The Labour Party has promised to invest almost £400m over the next three years in the development small businesses through two schemes which will encourage companies to invest through the bond and equity markets.
Among the proposals yesterday announced by prime minister Tony Blair was a proposal which is designed to boost the productivity and innovation of growing small business ventures through additional private and public sector funding.
Over the next three years, the Labour Party proposes to “invest more than £380m in the debt and equity markets alongside the private sector through the Small Firms Loan Guarantee and Enterprise Capital Fund schemes” to get capital through to businesses where they can show true return potential.
Alongside this proposal, the Labour Party also points out its proposals to offer tax incentives for British film production and film festivals.
There are also proposals which, through the Small Business Service, should see a fifth of all UK businesses owned by women by 2006, suggests the business manifesto.
And Labour would like to see all staff trained to at least level 2 of the National Qualifications Authority professional standards, as a national programme of pilot schemes will be launched in 2006 to try and give everyone to relevant training, where they do not already have a level 2 qualification – in the case of the IFA market, this would be the equivalent of introducer or administrator status.
As the Conservative Party launched its business manifesto over a week, ago, the Tories instead launched their Action for London manifesto, which first of all argues Londoners pay far more tax than the rest of the UK yet has some of the biggest problems with crime, deprivation and poverty.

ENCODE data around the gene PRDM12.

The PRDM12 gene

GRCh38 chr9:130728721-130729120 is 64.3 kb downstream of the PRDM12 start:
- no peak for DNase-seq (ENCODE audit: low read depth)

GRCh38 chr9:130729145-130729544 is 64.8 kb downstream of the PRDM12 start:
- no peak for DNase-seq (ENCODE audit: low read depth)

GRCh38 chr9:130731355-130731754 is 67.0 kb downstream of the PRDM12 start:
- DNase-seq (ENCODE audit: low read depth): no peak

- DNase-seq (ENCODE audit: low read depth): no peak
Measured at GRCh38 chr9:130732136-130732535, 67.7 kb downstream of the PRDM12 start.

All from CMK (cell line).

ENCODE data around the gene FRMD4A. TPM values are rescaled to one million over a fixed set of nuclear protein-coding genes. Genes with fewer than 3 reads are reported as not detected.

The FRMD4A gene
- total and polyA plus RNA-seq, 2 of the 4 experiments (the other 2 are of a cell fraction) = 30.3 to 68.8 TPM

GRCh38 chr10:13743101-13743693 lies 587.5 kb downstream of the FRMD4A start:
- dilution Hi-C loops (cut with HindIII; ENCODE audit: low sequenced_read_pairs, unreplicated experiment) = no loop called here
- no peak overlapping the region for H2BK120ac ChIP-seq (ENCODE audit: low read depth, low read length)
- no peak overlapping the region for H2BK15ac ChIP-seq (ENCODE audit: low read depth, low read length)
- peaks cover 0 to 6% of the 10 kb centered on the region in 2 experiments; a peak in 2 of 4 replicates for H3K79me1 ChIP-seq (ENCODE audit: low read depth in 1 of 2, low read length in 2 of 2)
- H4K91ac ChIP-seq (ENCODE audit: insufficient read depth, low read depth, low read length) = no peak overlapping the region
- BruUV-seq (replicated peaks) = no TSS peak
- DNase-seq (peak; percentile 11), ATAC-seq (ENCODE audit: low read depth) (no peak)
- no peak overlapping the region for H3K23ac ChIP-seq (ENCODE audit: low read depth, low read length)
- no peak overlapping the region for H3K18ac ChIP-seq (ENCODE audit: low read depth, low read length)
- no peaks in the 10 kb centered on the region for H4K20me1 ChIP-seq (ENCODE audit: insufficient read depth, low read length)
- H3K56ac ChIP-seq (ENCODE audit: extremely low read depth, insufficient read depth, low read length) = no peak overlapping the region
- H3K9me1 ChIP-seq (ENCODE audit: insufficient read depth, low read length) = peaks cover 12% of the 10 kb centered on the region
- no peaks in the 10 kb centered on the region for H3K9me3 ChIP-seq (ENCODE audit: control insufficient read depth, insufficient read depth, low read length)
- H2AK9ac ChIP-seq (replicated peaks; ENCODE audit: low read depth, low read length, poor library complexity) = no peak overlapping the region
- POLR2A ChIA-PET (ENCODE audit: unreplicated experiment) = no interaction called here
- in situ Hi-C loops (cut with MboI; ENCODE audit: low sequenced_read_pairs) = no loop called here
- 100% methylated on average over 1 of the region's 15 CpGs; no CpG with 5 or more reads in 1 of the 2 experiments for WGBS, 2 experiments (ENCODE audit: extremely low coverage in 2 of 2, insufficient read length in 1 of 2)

Among the proposals presented, the Conservative Party reiterates its pledge to increase the tamp duty threshold to £250,000 and introduce ‘New York-style’ policing by scrapping the Metropolitan Police Authority and placing policing in the control of the Mayor, along with the introduction of an extra 8,500 police officers on the streets.Moreover, the Conservative Party has pledged to do more to protect the City’s role as an international financial centre.
Specifically manifesto pledges to “strengthen London’s competitiveness, reducing regulation and lowering taxes”, and leave the Bank of England independent of the Treasury.
In contrast, the Liberal Democrats spoke out yesterday on the problems which recently plagued the Department for Work and Pensions’ handling of payment problems and technology development, and the latest report commissioned to review those issues.
In response to the Decision Making Standards Committee's Annual Report: April 2003 - March 2004 Steve Webb, Liberal Democrat shadow work and pensions secretary accused the DWP of refusing to “give any assurance on standards witin the DWP.”
"Millions of pounds of essential financial support is being denied people, especially those with long-term illnesses. And equally, millions of pounds of taxpayers' money is being wasted on avoidable overpayments,” said Webb.
"Ministers and senior managers are failing the people they are meant to serve. Trying to hide this fact by not providing basic information and data is not acceptable."IFAonline
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